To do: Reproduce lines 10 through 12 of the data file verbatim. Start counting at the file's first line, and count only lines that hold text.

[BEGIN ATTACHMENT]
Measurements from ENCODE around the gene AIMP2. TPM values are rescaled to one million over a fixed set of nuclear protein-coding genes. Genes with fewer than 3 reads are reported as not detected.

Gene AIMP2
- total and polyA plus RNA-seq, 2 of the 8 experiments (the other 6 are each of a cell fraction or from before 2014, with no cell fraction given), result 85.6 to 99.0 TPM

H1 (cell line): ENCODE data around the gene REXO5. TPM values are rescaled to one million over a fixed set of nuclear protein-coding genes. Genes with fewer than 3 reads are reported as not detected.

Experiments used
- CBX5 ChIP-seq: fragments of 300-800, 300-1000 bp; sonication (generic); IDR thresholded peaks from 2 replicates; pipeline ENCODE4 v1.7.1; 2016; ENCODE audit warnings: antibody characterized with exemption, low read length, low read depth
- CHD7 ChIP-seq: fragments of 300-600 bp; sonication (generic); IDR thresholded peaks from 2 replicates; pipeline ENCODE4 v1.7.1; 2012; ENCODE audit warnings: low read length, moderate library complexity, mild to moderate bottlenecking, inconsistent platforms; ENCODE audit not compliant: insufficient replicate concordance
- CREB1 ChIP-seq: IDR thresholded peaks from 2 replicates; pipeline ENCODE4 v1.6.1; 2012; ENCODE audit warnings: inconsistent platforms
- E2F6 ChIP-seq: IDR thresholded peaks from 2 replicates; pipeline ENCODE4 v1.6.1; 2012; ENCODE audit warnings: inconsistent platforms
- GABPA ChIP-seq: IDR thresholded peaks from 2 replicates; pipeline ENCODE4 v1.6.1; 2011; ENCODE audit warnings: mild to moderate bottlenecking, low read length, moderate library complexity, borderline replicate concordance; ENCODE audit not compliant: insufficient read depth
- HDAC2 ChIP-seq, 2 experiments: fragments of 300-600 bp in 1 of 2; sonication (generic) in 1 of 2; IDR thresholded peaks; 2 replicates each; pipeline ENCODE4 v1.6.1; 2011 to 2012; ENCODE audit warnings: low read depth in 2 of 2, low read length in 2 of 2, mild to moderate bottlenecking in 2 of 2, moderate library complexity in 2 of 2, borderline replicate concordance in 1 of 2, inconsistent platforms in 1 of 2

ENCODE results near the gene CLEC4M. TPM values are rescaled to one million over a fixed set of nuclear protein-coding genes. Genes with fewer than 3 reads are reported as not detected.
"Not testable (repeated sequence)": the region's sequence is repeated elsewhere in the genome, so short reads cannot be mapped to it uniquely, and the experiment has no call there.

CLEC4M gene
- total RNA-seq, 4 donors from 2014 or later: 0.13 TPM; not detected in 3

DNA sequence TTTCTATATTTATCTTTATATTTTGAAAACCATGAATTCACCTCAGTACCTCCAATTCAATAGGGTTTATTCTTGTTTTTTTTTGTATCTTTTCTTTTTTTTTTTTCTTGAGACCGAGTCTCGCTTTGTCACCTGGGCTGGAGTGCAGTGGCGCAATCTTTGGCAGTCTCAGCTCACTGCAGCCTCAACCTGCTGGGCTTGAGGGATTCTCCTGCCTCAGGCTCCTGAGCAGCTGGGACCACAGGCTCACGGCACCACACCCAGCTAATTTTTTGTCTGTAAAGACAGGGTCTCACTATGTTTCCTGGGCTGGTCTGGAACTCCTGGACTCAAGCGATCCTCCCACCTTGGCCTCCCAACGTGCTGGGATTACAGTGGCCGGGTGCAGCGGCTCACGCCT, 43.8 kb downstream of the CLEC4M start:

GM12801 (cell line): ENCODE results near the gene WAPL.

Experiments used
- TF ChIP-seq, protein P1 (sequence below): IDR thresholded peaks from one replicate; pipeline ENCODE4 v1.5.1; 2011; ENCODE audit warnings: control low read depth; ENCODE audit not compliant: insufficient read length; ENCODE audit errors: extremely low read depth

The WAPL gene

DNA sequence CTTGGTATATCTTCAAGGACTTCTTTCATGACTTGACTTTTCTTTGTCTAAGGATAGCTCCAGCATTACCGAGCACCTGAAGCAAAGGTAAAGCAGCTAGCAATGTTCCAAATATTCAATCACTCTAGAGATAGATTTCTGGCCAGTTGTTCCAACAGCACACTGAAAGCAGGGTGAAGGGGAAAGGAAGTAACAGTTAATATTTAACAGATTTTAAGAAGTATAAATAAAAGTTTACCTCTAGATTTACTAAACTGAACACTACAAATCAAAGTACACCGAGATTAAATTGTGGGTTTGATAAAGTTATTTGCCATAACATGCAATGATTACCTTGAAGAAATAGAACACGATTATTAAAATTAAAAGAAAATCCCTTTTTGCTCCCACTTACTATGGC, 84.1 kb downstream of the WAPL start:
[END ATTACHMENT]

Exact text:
- GABPA ChIP-seq: IDR thresholded peaks from 2 replicates; pipeline ENCODE4 v1.6.1; 2011; ENCODE audit warnings: mild to moderate bottlenecking, low read length, moderate library complexity, borderline replicate concordance; ENCODE audit not compliant: insufficient read depth
- HDAC2 ChIP-seq, 2 experiments: fragments of 300-600 bp in 1 of 2; sonication (generic) in 1 of 2; IDR thresholded peaks; 2 replicates each; pipeline ENCODE4 v1.6.1; 2011 to 2012; ENCODE audit warnings: low read depth in 2 of 2, low read length in 2 of 2, mild to moderate bottlenecking in 2 of 2, moderate library complexity in 2 of 2, borderline replicate concordance in 1 of 2, inconsistent platforms in 1 of 2

ENCODE results near the gene CLEC4M. TPM values are rescaled to one million over a fixed set of nuclear protein-coding genes. Genes with fewer than 3 reads are reported as not detected.